av Marte Dale
Héctor Piña
Trudi Jaeger
Askøy, Norway

– A public bath for the community of Askøy

WHY: The weightless experience of being in water has accompanied me through my years as a swimmer. Experiencing many pools in different parts of the world to swim, train, compete, and in later years, to relax.

All over the world, water is the centre of many cultures. It has a strong social aspect to it. The great importance of water substantiates this social sense; we all need it. Therefore, it is not simply the architecture of swimming pools in relation to the movement in water that has caught my attention.

Sensory stimuli, such as pressure, temperature, pain and vibrations are perceived through receptors in the skin and are referred to as the sense of touch, or the tactile sense. The sense of touch starts to develop already in the fetus. This sense remains active even after vision and hearing are impaired in old age. The sense of touch is ageless.

Being close to water amplifies the feeling of vulnerability. The feeling of freedom, however, weighs up. Bodies in water become equal, they are all exposed to the same tactile sense. Water is the great equalizer.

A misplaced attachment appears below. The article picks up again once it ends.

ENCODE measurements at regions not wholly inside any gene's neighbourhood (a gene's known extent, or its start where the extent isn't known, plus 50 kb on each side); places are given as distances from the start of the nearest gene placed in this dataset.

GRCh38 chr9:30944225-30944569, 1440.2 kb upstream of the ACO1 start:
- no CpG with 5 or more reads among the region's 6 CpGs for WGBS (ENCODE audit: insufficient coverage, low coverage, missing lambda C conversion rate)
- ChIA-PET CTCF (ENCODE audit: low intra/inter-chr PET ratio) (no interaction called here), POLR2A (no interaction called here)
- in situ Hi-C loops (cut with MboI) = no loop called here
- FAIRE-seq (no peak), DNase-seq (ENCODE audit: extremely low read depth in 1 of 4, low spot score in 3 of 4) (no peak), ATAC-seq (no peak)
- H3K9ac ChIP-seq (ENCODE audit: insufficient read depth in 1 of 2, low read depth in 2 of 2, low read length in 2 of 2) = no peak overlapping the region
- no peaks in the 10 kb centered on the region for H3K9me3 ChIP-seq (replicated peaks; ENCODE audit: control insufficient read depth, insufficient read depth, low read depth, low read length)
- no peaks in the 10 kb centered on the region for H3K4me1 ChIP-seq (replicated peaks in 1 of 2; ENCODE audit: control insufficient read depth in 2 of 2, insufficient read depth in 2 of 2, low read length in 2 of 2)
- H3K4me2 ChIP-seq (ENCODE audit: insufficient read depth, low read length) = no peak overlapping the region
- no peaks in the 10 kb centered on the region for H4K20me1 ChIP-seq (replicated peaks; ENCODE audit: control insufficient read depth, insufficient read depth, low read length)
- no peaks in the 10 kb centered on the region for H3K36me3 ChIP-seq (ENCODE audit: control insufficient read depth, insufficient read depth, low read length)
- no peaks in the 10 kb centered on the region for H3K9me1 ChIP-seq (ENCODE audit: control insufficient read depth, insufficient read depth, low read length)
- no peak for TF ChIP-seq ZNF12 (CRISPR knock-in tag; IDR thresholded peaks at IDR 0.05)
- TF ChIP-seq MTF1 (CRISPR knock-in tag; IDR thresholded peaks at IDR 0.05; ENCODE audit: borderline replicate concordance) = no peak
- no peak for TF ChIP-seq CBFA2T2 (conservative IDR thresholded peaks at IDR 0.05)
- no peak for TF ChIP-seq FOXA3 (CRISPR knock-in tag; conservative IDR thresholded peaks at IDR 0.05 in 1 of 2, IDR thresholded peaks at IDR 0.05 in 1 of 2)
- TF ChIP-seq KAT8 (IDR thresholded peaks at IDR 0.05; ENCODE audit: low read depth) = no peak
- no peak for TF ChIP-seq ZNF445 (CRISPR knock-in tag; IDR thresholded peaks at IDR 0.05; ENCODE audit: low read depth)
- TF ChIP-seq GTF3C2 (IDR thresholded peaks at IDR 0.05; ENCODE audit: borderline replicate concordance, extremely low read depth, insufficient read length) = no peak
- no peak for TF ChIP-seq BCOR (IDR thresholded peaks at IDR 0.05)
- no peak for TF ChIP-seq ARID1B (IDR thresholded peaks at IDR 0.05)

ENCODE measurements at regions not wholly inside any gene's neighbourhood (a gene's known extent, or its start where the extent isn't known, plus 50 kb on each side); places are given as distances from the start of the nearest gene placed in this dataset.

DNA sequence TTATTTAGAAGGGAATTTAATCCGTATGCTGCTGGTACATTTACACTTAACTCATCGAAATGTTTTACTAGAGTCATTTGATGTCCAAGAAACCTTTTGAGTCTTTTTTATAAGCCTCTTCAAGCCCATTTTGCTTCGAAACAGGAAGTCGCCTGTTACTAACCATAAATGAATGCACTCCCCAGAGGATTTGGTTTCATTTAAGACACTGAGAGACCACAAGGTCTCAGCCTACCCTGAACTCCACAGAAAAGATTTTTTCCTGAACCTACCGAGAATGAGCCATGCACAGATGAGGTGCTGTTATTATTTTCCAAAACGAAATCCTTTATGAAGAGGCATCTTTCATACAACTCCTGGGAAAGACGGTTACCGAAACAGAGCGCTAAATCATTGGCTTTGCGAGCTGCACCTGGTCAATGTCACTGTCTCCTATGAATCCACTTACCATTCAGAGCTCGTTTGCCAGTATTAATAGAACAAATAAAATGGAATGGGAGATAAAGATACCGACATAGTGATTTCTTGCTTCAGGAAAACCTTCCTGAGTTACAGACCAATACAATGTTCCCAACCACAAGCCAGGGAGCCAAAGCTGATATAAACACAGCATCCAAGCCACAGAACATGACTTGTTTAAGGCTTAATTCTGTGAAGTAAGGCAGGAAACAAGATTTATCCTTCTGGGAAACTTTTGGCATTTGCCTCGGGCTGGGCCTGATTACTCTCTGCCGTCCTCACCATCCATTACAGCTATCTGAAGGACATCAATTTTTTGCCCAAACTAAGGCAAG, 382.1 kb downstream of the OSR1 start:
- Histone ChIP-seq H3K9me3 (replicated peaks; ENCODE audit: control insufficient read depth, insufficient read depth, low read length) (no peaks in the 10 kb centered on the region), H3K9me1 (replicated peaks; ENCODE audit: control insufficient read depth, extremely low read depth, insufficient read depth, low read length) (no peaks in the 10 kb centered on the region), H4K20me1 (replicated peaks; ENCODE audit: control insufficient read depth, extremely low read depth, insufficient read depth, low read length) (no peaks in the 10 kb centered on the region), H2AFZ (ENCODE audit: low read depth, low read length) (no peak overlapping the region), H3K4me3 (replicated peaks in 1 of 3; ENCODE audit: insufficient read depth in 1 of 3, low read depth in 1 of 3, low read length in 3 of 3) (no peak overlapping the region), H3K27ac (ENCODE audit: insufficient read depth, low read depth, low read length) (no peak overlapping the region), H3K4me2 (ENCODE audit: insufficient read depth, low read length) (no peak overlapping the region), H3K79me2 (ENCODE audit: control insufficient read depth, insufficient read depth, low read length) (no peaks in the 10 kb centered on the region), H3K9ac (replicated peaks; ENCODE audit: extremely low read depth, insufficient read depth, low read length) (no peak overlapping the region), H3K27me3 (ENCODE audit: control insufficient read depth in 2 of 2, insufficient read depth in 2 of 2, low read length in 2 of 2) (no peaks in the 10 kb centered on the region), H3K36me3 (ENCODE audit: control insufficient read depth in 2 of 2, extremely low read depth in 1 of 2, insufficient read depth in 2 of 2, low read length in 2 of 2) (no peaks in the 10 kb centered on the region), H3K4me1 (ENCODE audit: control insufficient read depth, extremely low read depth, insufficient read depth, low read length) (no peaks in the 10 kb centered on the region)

Swimming is a way of touching water. Gliding weightlessly, slicing a silent trail through whatever path, is a sensual feeling everyone can, and should have the opportunity to experience. Periods of silence, freedom, undisturbed by daily surroundings, like a reset button, gives water a healing power.

The sensory experience of being in water, through resistance, is giving an awareness of where the arms and legs are. Through our senses we can build an understanding of ourselves, as a part of a larger, and perhaps more important, context. To create an opportunity for coexistence
between man and water, and to prepare humanity for the climate of the future, one must know how water behaves.